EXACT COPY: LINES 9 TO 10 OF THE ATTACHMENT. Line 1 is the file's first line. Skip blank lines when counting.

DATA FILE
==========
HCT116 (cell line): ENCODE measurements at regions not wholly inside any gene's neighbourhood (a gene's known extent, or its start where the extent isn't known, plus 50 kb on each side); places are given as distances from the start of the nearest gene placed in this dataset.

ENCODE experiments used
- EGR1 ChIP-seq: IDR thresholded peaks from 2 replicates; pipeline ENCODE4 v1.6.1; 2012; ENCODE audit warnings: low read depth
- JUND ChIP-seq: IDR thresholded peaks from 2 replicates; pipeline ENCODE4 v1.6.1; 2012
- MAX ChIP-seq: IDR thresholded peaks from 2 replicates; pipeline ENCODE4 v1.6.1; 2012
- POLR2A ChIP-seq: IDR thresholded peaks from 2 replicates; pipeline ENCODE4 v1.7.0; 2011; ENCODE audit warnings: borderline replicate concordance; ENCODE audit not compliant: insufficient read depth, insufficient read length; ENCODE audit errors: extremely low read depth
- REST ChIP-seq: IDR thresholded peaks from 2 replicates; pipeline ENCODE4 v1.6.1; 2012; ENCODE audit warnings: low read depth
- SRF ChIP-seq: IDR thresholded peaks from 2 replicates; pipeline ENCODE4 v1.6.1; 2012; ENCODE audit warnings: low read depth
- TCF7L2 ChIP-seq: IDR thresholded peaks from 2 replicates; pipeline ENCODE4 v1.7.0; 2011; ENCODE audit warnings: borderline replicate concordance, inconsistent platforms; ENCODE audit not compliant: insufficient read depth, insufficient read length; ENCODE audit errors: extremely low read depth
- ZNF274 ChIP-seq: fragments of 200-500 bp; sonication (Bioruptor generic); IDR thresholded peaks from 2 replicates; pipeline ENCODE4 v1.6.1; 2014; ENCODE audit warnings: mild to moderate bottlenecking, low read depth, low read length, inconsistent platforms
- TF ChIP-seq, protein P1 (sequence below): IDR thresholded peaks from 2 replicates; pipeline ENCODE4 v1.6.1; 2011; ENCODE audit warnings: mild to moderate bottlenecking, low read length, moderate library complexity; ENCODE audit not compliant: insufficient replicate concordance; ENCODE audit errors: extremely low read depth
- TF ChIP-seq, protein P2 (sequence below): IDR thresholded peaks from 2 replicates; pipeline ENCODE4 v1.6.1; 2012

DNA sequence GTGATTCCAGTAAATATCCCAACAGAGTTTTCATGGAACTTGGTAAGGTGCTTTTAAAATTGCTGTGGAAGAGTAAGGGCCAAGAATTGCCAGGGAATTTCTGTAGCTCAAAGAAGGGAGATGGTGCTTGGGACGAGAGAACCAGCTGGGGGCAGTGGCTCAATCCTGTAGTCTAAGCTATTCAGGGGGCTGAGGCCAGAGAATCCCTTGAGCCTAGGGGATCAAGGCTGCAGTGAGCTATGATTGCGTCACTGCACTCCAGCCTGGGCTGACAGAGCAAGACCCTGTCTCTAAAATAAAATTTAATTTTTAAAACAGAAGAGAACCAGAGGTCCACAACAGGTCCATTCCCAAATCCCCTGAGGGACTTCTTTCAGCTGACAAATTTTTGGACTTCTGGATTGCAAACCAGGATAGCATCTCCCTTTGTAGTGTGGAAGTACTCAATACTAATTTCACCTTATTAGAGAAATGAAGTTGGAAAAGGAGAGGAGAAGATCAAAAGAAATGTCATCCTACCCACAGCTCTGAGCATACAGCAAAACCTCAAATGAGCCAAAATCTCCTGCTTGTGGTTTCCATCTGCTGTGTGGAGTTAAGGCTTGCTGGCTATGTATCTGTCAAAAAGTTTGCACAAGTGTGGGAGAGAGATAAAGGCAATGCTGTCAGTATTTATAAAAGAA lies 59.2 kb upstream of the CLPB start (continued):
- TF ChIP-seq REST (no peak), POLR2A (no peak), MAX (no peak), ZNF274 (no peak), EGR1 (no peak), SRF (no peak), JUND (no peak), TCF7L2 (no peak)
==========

- TCF7L2 ChIP-seq: IDR thresholded peaks from 2 replicates; pipeline ENCODE4 v1.7.0; 2011; ENCODE audit warnings: borderline replicate concordance, inconsistent platforms; ENCODE audit not compliant: insufficient read depth, insufficient read length; ENCODE audit errors: extremely low read depth
- ZNF274 ChIP-seq: fragments of 200-500 bp; sonication (Bioruptor generic); IDR thresholded peaks from 2 replicates; pipeline ENCODE4 v1.6.1; 2014; ENCODE audit warnings: mild to moderate bottlenecking, low read depth, low read length, inconsistent platforms